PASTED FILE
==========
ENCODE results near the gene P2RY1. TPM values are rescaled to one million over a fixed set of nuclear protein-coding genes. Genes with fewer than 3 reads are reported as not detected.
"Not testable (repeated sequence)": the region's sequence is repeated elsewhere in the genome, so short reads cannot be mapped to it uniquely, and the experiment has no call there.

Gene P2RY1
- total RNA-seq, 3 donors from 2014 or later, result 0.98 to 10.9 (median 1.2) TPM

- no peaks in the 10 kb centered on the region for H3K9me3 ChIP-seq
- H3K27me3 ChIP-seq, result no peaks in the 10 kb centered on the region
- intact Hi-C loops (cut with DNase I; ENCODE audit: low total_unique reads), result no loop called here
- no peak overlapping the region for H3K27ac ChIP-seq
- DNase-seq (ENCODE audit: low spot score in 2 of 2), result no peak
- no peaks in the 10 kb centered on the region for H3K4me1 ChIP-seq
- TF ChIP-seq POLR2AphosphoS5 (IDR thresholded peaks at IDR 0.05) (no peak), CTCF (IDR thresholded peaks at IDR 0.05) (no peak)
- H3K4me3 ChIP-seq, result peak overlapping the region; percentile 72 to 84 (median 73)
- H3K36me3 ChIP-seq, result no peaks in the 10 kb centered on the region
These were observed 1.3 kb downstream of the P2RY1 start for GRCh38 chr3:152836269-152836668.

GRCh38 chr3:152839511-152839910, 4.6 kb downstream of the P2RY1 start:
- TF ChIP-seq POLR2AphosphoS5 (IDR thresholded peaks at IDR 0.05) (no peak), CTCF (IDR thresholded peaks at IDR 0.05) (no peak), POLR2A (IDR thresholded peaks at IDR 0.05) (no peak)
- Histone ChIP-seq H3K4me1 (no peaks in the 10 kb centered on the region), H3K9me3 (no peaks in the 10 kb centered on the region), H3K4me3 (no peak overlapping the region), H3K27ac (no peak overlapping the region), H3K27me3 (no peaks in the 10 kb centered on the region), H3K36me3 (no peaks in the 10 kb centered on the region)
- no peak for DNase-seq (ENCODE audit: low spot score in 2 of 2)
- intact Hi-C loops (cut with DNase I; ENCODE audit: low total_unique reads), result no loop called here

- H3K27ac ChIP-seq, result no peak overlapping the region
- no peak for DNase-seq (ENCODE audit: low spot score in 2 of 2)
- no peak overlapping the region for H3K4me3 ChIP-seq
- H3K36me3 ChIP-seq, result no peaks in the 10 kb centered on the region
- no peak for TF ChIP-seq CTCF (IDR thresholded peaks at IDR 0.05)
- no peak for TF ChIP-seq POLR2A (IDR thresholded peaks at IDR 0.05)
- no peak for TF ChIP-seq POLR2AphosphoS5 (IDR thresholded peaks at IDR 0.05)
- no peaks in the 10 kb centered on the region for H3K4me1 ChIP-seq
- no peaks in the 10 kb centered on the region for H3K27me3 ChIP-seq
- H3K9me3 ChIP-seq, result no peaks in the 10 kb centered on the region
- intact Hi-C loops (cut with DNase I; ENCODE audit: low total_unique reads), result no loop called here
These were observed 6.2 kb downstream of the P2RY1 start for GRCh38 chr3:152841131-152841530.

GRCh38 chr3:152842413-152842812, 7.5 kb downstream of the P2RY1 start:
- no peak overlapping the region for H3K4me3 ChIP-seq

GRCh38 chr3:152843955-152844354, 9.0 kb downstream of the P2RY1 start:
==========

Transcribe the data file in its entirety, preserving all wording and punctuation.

ENCODE results near the gene P2RY1. TPM values are rescaled to one million over a fixed set of nuclear protein-coding genes. Genes with fewer than 3 reads are reported as not detected.
"Not testable (repeated sequence)": the region's sequence is repeated elsewhere in the genome, so short reads cannot be mapped to it uniquely, and the experiment has no call there.

Gene P2RY1
- total RNA-seq, 3 donors from 2014 or later, result 0.98 to 10.9 (median 1.2) TPM

- no peaks in the 10 kb centered on the region for H3K9me3 ChIP-seq
- H3K27me3 ChIP-seq, result no peaks in the 10 kb centered on the region
- intact Hi-C loops (cut with DNase I; ENCODE audit: low total_unique reads), result no loop called here
- no peak overlapping the region for H3K27ac ChIP-seq
- DNase-seq (ENCODE audit: low spot score in 2 of 2), result no peak
- no peaks in the 10 kb centered on the region for H3K4me1 ChIP-seq
- TF ChIP-seq POLR2AphosphoS5 (IDR thresholded peaks at IDR 0.05) (no peak), CTCF (IDR thresholded peaks at IDR 0.05) (no peak)
- H3K4me3 ChIP-seq, result peak overlapping the region; percentile 72 to 84 (median 73)
- H3K36me3 ChIP-seq, result no peaks in the 10 kb centered on the region
These were observed 1.3 kb downstream of the P2RY1 start for GRCh38 chr3:152836269-152836668.

GRCh38 chr3:152839511-152839910, 4.6 kb downstream of the P2RY1 start:
- TF ChIP-seq POLR2AphosphoS5 (IDR thresholded peaks at IDR 0.05) (no peak), CTCF (IDR thresholded peaks at IDR 0.05) (no peak), POLR2A (IDR thresholded peaks at IDR 0.05) (no peak)
- Histone ChIP-seq H3K4me1 (no peaks in the 10 kb centered on the region), H3K9me3 (no peaks in the 10 kb centered on the region), H3K4me3 (no peak overlapping the region), H3K27ac (no peak overlapping the region), H3K27me3 (no peaks in the 10 kb centered on the region), H3K36me3 (no peaks in the 10 kb centered on the region)
- no peak for DNase-seq (ENCODE audit: low spot score in 2 of 2)
- intact Hi-C loops (cut with DNase I; ENCODE audit: low total_unique reads), result no loop called here

- H3K27ac ChIP-seq, result no peak overlapping the region
- no peak for DNase-seq (ENCODE audit: low spot score in 2 of 2)
- no peak overlapping the region for H3K4me3 ChIP-seq
- H3K36me3 ChIP-seq, result no peaks in the 10 kb centered on the region
- no peak for TF ChIP-seq CTCF (IDR thresholded peaks at IDR 0.05)
- no peak for TF ChIP-seq POLR2A (IDR thresholded peaks at IDR 0.05)
- no peak for TF ChIP-seq POLR2AphosphoS5 (IDR thresholded peaks at IDR 0.05)
- no peaks in the 10 kb centered on the region for H3K4me1 ChIP-seq
- no peaks in the 10 kb centered on the region for H3K27me3 ChIP-seq
- H3K9me3 ChIP-seq, result no peaks in the 10 kb centered on the region
- intact Hi-C loops (cut with DNase I; ENCODE audit: low total_unique reads), result no loop called here
These were observed 6.2 kb downstream of the P2RY1 start for GRCh38 chr3:152841131-152841530.

GRCh38 chr3:152842413-152842812, 7.5 kb downstream of the P2RY1 start:
- no peak overlapping the region for H3K4me3 ChIP-seq

GRCh38 chr3:152843955-152844354, 9.0 kb downstream of the P2RY1 start: